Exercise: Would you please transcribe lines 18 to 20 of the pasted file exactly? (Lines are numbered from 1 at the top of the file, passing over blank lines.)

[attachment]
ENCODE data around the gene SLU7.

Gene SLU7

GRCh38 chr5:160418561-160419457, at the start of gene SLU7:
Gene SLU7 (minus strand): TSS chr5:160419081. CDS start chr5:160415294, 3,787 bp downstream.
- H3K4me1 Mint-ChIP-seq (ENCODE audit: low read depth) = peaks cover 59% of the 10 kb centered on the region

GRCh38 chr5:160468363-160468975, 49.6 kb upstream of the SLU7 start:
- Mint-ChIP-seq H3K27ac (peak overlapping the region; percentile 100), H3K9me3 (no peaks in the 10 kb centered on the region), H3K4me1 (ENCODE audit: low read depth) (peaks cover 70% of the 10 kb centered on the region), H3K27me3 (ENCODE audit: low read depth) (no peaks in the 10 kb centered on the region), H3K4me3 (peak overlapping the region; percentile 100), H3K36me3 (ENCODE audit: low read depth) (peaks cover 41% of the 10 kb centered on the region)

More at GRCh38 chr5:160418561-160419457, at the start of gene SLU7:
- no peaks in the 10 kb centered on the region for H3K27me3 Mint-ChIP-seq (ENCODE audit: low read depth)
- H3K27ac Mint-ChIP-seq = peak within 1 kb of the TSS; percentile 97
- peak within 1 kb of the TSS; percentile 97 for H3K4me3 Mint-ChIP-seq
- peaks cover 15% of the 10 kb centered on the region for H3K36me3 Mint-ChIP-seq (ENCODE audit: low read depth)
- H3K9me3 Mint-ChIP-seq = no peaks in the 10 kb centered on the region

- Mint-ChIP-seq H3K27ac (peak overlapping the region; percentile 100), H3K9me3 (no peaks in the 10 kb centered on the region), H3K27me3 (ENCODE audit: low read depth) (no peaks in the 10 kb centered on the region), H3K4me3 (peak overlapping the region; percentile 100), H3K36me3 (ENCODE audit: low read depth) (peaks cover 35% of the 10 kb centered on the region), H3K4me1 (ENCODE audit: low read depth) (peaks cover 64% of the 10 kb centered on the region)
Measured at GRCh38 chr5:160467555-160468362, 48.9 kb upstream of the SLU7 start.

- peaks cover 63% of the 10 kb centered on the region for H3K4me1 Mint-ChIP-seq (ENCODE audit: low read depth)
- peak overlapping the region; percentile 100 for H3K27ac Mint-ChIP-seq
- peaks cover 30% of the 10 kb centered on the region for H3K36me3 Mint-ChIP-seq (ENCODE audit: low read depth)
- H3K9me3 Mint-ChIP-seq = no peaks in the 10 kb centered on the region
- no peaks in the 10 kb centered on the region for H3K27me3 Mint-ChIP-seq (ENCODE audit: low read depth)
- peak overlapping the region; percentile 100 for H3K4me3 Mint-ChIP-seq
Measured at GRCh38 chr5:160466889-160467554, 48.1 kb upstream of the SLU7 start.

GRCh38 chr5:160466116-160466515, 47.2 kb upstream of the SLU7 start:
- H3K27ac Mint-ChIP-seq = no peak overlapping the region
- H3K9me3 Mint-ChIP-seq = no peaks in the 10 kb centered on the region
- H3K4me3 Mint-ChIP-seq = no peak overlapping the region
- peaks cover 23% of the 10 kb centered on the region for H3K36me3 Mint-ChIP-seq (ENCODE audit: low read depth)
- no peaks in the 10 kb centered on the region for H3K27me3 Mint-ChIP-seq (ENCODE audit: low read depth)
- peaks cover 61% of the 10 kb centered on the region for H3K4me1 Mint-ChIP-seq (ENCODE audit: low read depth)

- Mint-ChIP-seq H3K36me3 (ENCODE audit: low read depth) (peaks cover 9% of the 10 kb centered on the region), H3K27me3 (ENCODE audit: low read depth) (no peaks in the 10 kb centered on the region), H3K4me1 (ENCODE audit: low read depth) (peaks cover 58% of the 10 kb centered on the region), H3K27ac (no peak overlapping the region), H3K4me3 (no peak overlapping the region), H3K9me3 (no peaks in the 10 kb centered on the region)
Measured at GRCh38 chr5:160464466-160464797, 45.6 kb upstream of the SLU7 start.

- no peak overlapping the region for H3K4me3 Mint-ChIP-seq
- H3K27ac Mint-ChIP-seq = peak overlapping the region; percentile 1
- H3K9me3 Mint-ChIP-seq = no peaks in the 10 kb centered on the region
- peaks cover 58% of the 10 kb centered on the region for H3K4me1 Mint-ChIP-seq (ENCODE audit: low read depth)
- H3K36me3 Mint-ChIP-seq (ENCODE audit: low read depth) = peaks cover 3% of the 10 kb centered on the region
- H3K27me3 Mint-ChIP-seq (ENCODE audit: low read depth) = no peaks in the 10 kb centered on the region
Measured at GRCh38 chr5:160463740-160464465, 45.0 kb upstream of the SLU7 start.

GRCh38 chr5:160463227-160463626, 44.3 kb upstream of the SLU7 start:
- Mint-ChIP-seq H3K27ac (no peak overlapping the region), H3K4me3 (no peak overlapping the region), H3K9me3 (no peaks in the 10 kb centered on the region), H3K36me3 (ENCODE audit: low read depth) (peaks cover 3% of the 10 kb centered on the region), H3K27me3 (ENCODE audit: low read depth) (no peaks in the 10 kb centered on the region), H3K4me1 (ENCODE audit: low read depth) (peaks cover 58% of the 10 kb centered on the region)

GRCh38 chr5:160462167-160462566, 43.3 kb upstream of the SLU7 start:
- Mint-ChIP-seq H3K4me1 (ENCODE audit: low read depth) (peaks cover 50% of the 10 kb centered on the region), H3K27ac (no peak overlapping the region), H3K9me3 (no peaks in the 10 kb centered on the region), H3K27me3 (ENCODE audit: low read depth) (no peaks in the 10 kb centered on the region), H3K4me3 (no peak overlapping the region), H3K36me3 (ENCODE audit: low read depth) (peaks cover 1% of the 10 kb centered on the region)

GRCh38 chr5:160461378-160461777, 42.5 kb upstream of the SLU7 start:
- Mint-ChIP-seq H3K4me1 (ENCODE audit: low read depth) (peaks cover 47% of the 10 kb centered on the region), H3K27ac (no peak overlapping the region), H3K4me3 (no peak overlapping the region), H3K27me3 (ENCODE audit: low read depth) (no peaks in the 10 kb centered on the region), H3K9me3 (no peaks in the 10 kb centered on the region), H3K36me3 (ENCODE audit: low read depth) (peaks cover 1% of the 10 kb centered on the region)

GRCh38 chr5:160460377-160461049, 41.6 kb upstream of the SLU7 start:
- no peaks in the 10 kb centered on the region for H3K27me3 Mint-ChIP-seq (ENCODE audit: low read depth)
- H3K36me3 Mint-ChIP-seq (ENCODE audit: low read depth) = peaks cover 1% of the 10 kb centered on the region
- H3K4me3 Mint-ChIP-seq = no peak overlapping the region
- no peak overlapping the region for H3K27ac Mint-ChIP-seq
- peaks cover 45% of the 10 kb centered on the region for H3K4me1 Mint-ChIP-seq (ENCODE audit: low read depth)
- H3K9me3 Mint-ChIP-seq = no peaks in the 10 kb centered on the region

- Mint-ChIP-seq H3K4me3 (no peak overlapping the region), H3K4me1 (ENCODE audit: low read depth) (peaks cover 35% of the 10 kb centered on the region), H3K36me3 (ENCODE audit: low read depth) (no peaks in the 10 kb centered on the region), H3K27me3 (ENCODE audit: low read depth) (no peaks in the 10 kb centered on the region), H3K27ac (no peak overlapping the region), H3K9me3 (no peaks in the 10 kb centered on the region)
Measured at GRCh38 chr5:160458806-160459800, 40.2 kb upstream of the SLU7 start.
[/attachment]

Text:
- peaks cover 30% of the 10 kb centered on the region for H3K36me3 Mint-ChIP-seq (ENCODE audit: low read depth)
- H3K9me3 Mint-ChIP-seq = no peaks in the 10 kb centered on the region
- no peaks in the 10 kb centered on the region for H3K27me3 Mint-ChIP-seq (ENCODE audit: low read depth)